Larry Elder

"Santorum Compares Gay Marriage to Polygamy," blared the next day's headlines across the country. Santorum, of course, did not "compare" same-sex marriage. He merely raised a legitimate issue. Where, if at all, does society draw the line? If one rejects society's consensus that, until now, confined marriage to a man and a woman, why limit a marriage to but one spouse? What argument prevents someone from declaring his undying love for three people and insists that the law permit him to marry all three?

The real story should have been this: Why did the teen get away with simply saying, in effect, "I'm not talking about more than one spouse"? Does that end the discussion?

Obama, as a candidate for the Illinois Senate in 1996, responded to a questionnaire from the newspaper Outlines (now the Windy City Times): "I favor legalizing same-sex marriages, and would fight efforts to prohibit such marriages." Two years later, in an Illinois legislative survey, Obama was "undecided" on whether Illinois should recognize same-sex marriage.

Obama reversed Don't Ask Don't Tell so that one cannot be expelled from the military solely because of sexual orientation. And Obama refuses to defend the Defense of Marriage Act, which defines marriage, at the federal level, as between a man and a woman and allows any state to refuse to recognize a same-sex marriage entered into in another state.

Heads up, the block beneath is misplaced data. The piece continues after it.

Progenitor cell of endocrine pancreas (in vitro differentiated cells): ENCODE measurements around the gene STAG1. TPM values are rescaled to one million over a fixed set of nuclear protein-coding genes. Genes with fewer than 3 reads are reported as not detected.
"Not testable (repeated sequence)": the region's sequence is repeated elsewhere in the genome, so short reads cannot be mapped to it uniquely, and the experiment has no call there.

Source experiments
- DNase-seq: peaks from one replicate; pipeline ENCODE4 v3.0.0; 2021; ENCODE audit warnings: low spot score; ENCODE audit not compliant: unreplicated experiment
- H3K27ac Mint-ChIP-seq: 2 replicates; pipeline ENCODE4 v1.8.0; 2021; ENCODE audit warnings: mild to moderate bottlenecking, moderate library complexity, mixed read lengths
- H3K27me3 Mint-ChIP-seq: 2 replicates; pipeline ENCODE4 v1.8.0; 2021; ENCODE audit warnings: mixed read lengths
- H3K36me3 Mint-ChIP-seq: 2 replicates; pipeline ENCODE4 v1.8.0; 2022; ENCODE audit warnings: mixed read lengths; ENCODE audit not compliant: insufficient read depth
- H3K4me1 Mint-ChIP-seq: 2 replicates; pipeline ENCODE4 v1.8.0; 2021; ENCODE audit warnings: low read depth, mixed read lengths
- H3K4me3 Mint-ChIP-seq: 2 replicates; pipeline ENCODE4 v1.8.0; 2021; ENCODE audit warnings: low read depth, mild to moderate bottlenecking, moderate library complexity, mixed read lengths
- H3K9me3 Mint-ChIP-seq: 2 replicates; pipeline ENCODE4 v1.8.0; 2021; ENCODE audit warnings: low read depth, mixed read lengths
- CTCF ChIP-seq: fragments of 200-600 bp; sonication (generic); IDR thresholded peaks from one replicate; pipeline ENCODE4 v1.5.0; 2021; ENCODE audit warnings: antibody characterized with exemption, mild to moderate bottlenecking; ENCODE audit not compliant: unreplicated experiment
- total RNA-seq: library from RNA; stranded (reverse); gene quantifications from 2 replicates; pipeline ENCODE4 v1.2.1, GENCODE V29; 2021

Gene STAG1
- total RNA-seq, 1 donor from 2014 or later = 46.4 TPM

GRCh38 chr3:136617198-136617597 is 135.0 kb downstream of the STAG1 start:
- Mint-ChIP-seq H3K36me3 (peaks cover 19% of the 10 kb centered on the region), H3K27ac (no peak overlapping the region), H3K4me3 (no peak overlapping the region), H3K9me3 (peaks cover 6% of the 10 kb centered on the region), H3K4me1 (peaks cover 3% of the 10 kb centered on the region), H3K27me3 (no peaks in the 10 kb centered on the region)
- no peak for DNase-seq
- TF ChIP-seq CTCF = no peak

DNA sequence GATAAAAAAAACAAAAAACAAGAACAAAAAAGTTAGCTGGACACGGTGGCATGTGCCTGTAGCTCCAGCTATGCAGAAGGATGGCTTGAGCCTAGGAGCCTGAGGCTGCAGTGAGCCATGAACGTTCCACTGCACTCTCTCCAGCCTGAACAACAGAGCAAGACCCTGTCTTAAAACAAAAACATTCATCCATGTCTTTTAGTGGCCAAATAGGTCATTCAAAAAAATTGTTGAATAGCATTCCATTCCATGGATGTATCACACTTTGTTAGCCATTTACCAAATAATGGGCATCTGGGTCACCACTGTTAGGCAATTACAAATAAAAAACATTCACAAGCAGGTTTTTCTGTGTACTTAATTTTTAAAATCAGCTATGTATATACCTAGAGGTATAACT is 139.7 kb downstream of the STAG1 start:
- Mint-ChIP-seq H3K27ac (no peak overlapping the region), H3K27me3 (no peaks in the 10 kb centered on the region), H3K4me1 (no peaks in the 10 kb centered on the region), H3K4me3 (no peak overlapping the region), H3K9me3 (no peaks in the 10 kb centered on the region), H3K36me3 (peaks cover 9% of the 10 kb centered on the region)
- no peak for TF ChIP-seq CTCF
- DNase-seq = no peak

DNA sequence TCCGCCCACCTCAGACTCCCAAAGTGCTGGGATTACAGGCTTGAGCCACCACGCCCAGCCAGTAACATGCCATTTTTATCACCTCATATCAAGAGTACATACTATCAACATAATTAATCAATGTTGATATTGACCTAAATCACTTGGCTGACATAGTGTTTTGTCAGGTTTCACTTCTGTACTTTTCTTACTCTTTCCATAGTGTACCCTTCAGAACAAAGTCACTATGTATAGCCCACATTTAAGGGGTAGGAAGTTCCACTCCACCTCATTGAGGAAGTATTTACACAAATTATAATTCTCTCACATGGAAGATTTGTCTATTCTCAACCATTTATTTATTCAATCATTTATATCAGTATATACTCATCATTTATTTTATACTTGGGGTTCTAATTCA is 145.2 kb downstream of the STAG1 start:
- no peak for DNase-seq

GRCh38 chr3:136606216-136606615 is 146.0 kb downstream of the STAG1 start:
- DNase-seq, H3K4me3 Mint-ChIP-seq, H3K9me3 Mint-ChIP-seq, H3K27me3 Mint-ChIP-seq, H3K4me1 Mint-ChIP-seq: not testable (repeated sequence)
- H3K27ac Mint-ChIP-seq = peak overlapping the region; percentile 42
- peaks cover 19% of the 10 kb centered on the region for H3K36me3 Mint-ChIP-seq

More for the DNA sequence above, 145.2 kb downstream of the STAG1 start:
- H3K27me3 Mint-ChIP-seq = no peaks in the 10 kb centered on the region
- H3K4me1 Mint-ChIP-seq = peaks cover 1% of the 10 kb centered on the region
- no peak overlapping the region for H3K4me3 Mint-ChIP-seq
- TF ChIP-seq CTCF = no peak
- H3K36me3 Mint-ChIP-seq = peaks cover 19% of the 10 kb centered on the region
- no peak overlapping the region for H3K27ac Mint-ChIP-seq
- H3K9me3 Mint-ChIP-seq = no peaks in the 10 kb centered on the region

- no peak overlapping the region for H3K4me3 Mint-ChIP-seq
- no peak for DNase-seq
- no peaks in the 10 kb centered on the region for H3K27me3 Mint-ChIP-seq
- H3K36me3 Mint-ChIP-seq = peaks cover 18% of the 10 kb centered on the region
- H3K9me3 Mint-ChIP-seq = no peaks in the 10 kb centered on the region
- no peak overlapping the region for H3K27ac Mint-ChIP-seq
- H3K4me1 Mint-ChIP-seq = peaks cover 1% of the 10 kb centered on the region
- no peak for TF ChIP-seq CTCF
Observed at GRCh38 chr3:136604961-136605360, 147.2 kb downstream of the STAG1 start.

Given these "pro-gay" measures, how much of a leap is it for Obama now to assert his support for gay marriage? New York Democratic Sen. Chuck Schumer came out last year in support of gay marriage. So has former President Bill Clinton. Instead, Obama said his position on gay marriage is "evolving" -- and he gets away with it. The media seem unbothered by Obama's reversal on the question of same-sex marriage. Santorum, however, is pressed to explain his opposition.

Does Obama, like Santorum, worry about boundaries and limits if he were to support same-sex marriage? Does Obama's religion, like that of Santorum's, still inform his position on gay marriage? If so, how is that any more tolerant than the "hostile-to-gay-rights" Santorum?

Santorum actually praised the citizens of New Hampshire for the way it went about legalizing gay marriage. The people of that state, said Santorum, legalized gay marriage "the right way -- they passed it through the (state) legislature, they didn't have the court impose it like they did in other states."

Santorum, like it or not, is clear -- and consistent. Why does Obama get a pass?

Larry Elder

Larry Elder is a best-selling author and radio talk-show host. To find out more about Larry Elder, or become an "Elderado," visit